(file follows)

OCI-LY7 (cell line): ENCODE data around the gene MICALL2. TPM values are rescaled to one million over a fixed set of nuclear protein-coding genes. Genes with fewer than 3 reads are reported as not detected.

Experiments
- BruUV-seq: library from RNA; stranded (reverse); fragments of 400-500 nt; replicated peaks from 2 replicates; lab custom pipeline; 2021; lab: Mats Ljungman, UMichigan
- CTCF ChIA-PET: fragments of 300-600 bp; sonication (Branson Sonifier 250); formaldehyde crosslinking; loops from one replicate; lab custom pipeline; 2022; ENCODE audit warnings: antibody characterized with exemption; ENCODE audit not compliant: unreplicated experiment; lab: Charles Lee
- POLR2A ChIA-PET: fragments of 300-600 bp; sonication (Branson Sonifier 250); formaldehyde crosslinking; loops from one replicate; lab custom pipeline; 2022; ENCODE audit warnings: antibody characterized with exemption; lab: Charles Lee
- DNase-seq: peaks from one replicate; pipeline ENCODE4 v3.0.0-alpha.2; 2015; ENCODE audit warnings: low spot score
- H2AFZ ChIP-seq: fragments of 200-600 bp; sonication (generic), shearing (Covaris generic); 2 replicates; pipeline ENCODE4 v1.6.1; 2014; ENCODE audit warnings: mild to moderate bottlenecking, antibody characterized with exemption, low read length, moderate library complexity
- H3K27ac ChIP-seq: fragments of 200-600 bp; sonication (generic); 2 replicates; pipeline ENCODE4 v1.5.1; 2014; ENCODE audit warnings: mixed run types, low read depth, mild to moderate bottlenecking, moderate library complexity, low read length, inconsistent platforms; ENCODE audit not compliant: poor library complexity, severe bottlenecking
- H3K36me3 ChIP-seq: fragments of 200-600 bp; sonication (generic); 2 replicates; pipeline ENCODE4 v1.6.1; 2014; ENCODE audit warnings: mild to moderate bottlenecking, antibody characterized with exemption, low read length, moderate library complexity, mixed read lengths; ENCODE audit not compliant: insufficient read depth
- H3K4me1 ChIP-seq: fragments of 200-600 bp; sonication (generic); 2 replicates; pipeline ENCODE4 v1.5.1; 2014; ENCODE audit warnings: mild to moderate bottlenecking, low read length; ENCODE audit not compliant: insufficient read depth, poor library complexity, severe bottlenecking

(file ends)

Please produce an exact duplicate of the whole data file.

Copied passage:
OCI-LY7 (cell line): ENCODE data around the gene MICALL2. TPM values are rescaled to one million over a fixed set of nuclear protein-coding genes. Genes with fewer than 3 reads are reported as not detected.

Experiments
- BruUV-seq: library from RNA; stranded (reverse); fragments of 400-500 nt; replicated peaks from 2 replicates; lab custom pipeline; 2021; lab: Mats Ljungman, UMichigan
- CTCF ChIA-PET: fragments of 300-600 bp; sonication (Branson Sonifier 250); formaldehyde crosslinking; loops from one replicate; lab custom pipeline; 2022; ENCODE audit warnings: antibody characterized with exemption; ENCODE audit not compliant: unreplicated experiment; lab: Charles Lee
- POLR2A ChIA-PET: fragments of 300-600 bp; sonication (Branson Sonifier 250); formaldehyde crosslinking; loops from one replicate; lab custom pipeline; 2022; ENCODE audit warnings: antibody characterized with exemption; lab: Charles Lee
- DNase-seq: peaks from one replicate; pipeline ENCODE4 v3.0.0-alpha.2; 2015; ENCODE audit warnings: low spot score
- H2AFZ ChIP-seq: fragments of 200-600 bp; sonication (generic), shearing (Covaris generic); 2 replicates; pipeline ENCODE4 v1.6.1; 2014; ENCODE audit warnings: mild to moderate bottlenecking, antibody characterized with exemption, low read length, moderate library complexity
- H3K27ac ChIP-seq: fragments of 200-600 bp; sonication (generic); 2 replicates; pipeline ENCODE4 v1.5.1; 2014; ENCODE audit warnings: mixed run types, low read depth, mild to moderate bottlenecking, moderate library complexity, low read length, inconsistent platforms; ENCODE audit not compliant: poor library complexity, severe bottlenecking
- H3K36me3 ChIP-seq: fragments of 200-600 bp; sonication (generic); 2 replicates; pipeline ENCODE4 v1.6.1; 2014; ENCODE audit warnings: mild to moderate bottlenecking, antibody characterized with exemption, low read length, moderate library complexity, mixed read lengths; ENCODE audit not compliant: insufficient read depth
- H3K4me1 ChIP-seq: fragments of 200-600 bp; sonication (generic); 2 replicates; pipeline ENCODE4 v1.5.1; 2014; ENCODE audit warnings: mild to moderate bottlenecking, low read length; ENCODE audit not compliant: insufficient read depth, poor library complexity, severe bottlenecking